Courtesy of Brian Berty

Tim Berty and his new bride, Jessica, are shown on their wedding day. The Cecil couple was married in Tim’s hospital room after he had emergency surgery on their scheduled wedding day.

{child_flags:editors_pick}Cecil firefighter has brain surgery on wedding day

{child_byline}By Natalie Reid Miller

Community editor


{child_flags:editors_pick}Cecil firefighter has brain surgery on wedding day

{child_byline}By Natalie Reid Miller

Community editor


The Thursday before his wedding, Tim Berty was plagued by a headache. The volunteer Cecil firefighter popped a few Aleve and continued to prepare his department’s hall for the Saturday ceremony and reception.

Busy with wedding preparations, Tim didn’t have much to eat or drink that day. The headache persisted, so he took a few more over-the-counter pain meds and went to bed.

The next morning, his fiancée, Jessica Dhans, called his parents and anxiously asked them to come over. Tim was alert, she said, but not making sense.

“He was talking gibberish,” said his father, Brian Berty, also a member of Cecil Township Volunteer Fire Company No. 3.

Because of his training, Brian knew to check Tim’s pupils with a light. They didn’t react, which can indicate a neurological issue, so the family took Tim to Canonsburg Hospital’s emergency department. Tests revealed an infection of Tim’s sinus cavity that was so severe, it caused swelling of his brain.

When the family heard sinus infection, they thought he’d be prescribed antibiotics. They soon realized the gravity of Tim’s condition when they found out he was being taken by medical helicopter to UPMC-Presbyterian hospital.

“The bone between his nasal cavity and brain had eroded,” said Brian.

The next morning, Saturday, Sept. 22, the intended day of Tim and Jessica’s wedding, Tim had emergency surgery. Doctors removed a portion of the left side of Tim’s skull and extracted the infected bone and tissue.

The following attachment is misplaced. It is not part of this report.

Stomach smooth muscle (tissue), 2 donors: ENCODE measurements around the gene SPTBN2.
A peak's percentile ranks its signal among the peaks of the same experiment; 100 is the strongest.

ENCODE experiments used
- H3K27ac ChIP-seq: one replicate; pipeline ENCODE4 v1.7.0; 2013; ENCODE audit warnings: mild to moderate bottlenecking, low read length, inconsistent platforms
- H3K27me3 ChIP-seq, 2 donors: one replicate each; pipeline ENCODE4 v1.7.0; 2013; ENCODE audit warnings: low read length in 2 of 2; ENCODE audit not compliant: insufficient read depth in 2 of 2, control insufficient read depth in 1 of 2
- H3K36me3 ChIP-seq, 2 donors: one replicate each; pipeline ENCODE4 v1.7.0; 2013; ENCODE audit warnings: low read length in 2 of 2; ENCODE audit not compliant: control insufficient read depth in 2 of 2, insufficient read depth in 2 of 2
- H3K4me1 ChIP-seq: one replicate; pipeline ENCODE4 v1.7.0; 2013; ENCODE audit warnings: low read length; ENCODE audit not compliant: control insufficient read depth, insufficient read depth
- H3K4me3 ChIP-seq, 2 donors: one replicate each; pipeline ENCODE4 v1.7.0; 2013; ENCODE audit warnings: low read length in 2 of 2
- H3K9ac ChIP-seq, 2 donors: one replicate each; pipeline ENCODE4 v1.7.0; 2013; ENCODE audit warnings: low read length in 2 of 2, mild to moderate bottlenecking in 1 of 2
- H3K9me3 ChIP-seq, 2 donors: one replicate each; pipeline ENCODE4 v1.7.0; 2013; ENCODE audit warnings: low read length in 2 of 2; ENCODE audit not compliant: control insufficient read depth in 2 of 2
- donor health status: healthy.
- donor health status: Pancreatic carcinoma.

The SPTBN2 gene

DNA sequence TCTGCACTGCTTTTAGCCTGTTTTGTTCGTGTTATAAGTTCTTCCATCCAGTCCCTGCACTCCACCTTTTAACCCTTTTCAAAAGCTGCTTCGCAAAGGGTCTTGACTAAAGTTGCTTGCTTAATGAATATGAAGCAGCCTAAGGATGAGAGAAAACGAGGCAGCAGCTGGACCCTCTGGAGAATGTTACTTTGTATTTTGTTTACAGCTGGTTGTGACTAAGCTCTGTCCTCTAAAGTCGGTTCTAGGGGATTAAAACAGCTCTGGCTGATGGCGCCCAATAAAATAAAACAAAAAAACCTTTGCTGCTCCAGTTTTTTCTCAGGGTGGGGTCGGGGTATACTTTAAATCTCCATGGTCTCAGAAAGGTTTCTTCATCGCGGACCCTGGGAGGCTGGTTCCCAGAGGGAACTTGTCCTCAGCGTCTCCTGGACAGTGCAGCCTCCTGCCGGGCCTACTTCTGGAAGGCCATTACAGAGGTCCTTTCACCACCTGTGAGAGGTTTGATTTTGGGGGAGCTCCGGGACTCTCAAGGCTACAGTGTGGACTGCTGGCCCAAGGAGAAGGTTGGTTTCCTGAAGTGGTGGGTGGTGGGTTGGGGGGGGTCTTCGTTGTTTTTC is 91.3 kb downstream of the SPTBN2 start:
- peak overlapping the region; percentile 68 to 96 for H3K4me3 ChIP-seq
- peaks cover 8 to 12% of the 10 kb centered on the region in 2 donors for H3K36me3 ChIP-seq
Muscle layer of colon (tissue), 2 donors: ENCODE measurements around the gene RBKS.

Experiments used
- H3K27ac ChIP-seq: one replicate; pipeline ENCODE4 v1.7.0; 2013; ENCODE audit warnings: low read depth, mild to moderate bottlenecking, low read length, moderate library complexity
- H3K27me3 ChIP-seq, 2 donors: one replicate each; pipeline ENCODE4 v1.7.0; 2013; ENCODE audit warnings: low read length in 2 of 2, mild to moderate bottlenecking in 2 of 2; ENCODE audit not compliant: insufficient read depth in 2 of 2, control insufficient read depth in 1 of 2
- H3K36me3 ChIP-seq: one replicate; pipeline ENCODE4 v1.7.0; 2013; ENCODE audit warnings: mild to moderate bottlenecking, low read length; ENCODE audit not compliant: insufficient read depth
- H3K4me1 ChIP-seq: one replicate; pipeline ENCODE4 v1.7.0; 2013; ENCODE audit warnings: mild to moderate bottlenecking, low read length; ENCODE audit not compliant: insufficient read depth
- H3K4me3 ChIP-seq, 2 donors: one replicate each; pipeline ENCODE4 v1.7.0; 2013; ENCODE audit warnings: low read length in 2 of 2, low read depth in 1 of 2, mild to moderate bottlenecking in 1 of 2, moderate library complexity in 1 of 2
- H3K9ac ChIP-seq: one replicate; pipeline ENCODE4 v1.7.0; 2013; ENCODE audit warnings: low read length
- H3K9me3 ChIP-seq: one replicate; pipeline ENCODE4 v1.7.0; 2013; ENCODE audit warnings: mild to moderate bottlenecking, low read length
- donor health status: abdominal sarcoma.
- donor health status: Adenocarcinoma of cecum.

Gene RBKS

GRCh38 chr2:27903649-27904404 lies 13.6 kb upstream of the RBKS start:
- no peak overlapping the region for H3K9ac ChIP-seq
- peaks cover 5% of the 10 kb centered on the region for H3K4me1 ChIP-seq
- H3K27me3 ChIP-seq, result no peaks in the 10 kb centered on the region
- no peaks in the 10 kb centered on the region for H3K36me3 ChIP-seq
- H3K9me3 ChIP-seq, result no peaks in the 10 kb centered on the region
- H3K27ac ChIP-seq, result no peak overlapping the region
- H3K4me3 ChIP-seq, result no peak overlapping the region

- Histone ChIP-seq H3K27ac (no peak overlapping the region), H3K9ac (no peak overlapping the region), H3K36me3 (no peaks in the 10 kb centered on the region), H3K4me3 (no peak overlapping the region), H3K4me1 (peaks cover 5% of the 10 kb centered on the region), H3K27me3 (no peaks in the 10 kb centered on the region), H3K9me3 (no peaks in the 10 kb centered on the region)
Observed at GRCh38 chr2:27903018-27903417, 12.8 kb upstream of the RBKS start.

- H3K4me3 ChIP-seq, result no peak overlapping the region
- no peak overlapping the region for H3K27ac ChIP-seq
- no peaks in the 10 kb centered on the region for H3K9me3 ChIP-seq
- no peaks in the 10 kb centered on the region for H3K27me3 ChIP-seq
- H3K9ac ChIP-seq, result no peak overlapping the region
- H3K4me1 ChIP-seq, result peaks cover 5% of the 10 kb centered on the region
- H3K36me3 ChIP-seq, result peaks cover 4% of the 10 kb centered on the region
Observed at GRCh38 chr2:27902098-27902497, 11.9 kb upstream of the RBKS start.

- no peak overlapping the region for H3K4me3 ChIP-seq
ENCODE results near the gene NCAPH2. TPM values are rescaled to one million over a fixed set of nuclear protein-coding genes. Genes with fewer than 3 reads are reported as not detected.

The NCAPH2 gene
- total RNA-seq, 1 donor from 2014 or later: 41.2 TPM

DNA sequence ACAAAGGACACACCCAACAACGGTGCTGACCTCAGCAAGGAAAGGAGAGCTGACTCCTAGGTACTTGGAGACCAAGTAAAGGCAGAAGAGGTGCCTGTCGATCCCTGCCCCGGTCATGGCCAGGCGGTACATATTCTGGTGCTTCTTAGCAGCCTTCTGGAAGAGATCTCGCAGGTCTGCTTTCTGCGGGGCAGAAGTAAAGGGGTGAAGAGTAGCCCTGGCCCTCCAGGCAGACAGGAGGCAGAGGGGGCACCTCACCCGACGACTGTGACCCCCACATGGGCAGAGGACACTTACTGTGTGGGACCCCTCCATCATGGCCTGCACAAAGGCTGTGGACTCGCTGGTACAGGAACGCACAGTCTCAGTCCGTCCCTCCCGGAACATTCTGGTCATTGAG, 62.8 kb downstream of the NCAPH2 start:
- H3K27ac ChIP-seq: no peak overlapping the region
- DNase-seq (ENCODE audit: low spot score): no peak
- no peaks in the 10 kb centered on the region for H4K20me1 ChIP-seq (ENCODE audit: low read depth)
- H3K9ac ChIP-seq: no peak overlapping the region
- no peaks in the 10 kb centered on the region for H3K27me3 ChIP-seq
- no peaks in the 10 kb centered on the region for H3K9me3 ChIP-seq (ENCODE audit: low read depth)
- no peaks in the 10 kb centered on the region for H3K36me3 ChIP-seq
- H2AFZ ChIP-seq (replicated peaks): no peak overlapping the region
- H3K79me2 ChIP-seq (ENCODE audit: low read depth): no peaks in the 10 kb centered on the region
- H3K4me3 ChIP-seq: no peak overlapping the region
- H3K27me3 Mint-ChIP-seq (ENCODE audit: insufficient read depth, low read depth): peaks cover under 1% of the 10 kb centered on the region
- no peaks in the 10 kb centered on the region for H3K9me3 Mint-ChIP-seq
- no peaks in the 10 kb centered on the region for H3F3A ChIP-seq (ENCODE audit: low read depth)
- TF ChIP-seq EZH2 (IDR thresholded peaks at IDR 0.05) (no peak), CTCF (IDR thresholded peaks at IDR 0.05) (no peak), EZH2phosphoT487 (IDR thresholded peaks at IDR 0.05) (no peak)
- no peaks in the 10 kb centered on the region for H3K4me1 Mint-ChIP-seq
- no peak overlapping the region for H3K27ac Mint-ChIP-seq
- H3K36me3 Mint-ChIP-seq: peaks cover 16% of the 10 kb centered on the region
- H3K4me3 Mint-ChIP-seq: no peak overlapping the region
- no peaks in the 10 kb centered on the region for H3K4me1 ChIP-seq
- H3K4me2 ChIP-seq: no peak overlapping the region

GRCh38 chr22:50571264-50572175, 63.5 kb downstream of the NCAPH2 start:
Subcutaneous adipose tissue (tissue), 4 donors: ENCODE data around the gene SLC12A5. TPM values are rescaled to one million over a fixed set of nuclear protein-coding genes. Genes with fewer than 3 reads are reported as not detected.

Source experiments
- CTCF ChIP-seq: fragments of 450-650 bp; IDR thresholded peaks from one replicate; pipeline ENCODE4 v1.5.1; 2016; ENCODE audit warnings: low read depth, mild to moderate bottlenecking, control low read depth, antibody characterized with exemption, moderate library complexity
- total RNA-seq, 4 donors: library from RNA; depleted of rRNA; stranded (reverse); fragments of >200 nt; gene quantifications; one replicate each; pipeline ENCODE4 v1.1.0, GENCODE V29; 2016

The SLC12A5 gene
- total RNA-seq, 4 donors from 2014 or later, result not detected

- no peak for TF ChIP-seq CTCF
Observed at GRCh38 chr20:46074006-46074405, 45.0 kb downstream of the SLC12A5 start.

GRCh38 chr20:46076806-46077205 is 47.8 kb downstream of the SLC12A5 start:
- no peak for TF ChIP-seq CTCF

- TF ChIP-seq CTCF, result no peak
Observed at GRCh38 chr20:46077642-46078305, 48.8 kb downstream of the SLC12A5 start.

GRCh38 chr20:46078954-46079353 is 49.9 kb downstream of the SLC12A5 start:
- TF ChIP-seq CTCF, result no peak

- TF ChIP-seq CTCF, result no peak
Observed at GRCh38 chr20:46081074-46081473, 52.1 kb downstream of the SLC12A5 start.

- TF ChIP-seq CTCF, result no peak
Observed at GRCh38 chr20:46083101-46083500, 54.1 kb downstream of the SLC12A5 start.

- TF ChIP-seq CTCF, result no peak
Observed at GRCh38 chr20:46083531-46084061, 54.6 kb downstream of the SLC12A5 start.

Over the next two days, Tim began to recover in the hospital’s ICU. That Monday, he was able to start communicating with his family, including Jessica and his mom, Amy. He told them he was having stomach pain. He began to vomit.

A test revealed a perforated ulcer – a condition in which an untreated ulcer burns through the wall of the stomach, allowing digestive liquid and food to leak into the abdominal cavity. He was immediately taken for surgery.

On Wednesday, Tim was recovering when he began to have stomach pain again. Doctors found the ulcer had damaged more tissue than originally thought. As a result, they had to remove half of Tim’s stomach.

“He’s been in and out of the ICU,” said Brian. “He’s tired. He’s beaten up.”

While three surgeries took their toll, Tim felt well enough to marry Jessica Tuesday. He remained in his hospital bed, and she stood by his side.

The couple was surrounded by their parents and immediate family.

The couple also spent their birthdays in the hospital. Jessica turned 29 on Sept. 25, and Tim turned 25 Thursday.

Since the last surgery, Tim has been on the mend. Slowly, he’s starting to eat again. On Thursday, he was able to walk half the length of a hallway.

The plan is for Tim to have inpatient rehab at the adjoining UPMC-Montefiore hospital.

But, in addition to worrying about Tim’s health, the couple is concerned about their finances. A mechanic for Washington Ford, Tim will not be able to work for six to eight months, as the portion of his skull that was removed will not be reattached for at least five months because doctors want to be sure the infection is gone.

“Our lives were supposed to be changing for the better, then all of this happened,” said Brian. “They’re just starting out, just bought a house.”

Brian said the family is grateful to the many people who have supported them. A fundraiser spaghetti dinner is being planned that Tim would like to be well enough to attend to thank the community.

“He’s not shy,” said Brian, adding that his son is caring and generous. “A lot of people like Tim.”

A page has been established for the couple. Donations can also be sent to P.O. Box 179, Cecil, PA 15321.

Community Editor

Natalie Reid Miller is Community Editor and has worked at the Observer-Reporter since 2013. With fellow Observer-Reporter journalists, she won the Press Club of Western Pennsylvania’s Ray Sprigle Memorial Award for the “Under the Label” social series.

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